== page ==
3. Good job on having a goal! It may change, or it may not, but you still have it as motivation. I had the same crisis with my major (history). I’d declared it because I was good at it, but had no clear goal. When I decided I wanted to teach, then things started to make a bit more sense. Now that I’ve graduated, I’m focusing on paying off some student debt and then pursuing a masters. Best of Luck to you!

    • Sounds like you found the right path for yourself! If I’d done the same and declared something because I was good at it, it would’ve been English, but I would have had no idea what I wanted to do with it. I instead decided to major in something that leads directly to a job, but that I’m not so naturally good at. We’ll see how it goes this fall and thanks for the luck…I’ll need it!

  4. I can see we have a lot in common. I’m a writer to my soul…..yet my degree is in Environmental Science because IT’S JUST SO DAMN FASCINATING. Science is……le sigh. I lurve it so hard. The cool thing is, I’ve been able to use it in my fiction a TON. So there’s that.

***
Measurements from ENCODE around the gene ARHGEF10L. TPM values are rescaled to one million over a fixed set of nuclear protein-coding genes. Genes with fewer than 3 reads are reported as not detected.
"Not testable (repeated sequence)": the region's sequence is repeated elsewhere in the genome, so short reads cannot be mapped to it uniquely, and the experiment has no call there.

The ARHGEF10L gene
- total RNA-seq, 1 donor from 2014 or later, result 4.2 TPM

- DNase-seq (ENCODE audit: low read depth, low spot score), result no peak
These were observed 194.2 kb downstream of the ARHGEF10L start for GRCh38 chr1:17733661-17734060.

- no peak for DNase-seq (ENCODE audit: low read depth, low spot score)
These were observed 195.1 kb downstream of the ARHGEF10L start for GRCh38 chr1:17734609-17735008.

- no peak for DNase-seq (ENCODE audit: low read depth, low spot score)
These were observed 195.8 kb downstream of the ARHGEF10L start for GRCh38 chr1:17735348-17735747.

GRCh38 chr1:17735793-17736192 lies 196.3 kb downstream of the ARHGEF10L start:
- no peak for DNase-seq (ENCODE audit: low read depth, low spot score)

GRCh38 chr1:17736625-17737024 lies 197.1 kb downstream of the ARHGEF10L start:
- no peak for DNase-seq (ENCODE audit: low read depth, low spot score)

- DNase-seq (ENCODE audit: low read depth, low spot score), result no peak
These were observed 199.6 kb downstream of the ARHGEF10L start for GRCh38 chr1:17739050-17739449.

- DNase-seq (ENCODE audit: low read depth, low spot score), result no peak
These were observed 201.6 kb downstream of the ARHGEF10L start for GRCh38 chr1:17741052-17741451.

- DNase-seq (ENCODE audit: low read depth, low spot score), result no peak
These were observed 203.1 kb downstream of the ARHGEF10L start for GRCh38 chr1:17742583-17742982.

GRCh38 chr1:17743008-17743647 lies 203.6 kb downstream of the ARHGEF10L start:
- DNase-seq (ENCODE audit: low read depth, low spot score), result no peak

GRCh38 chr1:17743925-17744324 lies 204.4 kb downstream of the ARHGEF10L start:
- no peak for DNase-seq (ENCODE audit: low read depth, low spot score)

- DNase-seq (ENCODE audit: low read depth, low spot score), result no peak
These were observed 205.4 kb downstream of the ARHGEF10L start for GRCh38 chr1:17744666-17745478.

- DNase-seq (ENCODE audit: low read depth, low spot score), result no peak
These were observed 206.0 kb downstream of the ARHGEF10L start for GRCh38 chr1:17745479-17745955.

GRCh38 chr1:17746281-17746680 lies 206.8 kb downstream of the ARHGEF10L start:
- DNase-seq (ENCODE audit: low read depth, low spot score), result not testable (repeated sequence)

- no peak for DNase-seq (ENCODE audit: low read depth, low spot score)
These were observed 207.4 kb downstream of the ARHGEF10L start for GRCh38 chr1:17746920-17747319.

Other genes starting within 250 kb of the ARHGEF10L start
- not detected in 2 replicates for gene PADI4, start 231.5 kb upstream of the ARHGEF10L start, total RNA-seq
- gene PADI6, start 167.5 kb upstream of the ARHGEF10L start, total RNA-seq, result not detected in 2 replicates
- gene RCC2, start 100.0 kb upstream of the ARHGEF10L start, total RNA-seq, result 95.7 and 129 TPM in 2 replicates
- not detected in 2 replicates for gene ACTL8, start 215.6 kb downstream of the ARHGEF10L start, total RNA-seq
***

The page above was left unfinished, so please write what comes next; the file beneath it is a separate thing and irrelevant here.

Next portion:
I think your new inspiration is awesome. Just see where it takes you. (I’m tempted to insert the quote: “it’s about the journey not the destination”, but I hate to elicit an eye roll from you). 🙂

    Also? Wingsuit flying IS the coolest thing!! I’m fascinated with it. To witness, not attempt, but still – its SO AMAZING.

    • Lookit you go, you’ve managed to inspire me all over again! If you did the science thing, loved it, kept writing, and let it make your writing even better, I guess I can, too, right?!

      Ahahahaha. Thank goodness you didn’t insert that quote. Especially considering we all know that English majors have a great journey with an uncertain destination, while science majors can look forward a starry future at the end of a horrendous journey 😉


  5. OMG…..those charts….hahahahaha! But so very true!

    I don’t think I could ever, ever, ever regret my major. It’s just so much a part of me; I was compelled to honor it. I took a couple writing classes throughout, but only in what sounded interesting. I learned and was validated, which played a huge part in my confidence to write, but I was still able to spend most of my time immersed in science.

    P.S. y-e-a-r-s later I took more writing courses just for fun. You can always go back and take continuing ed stuff. I love that!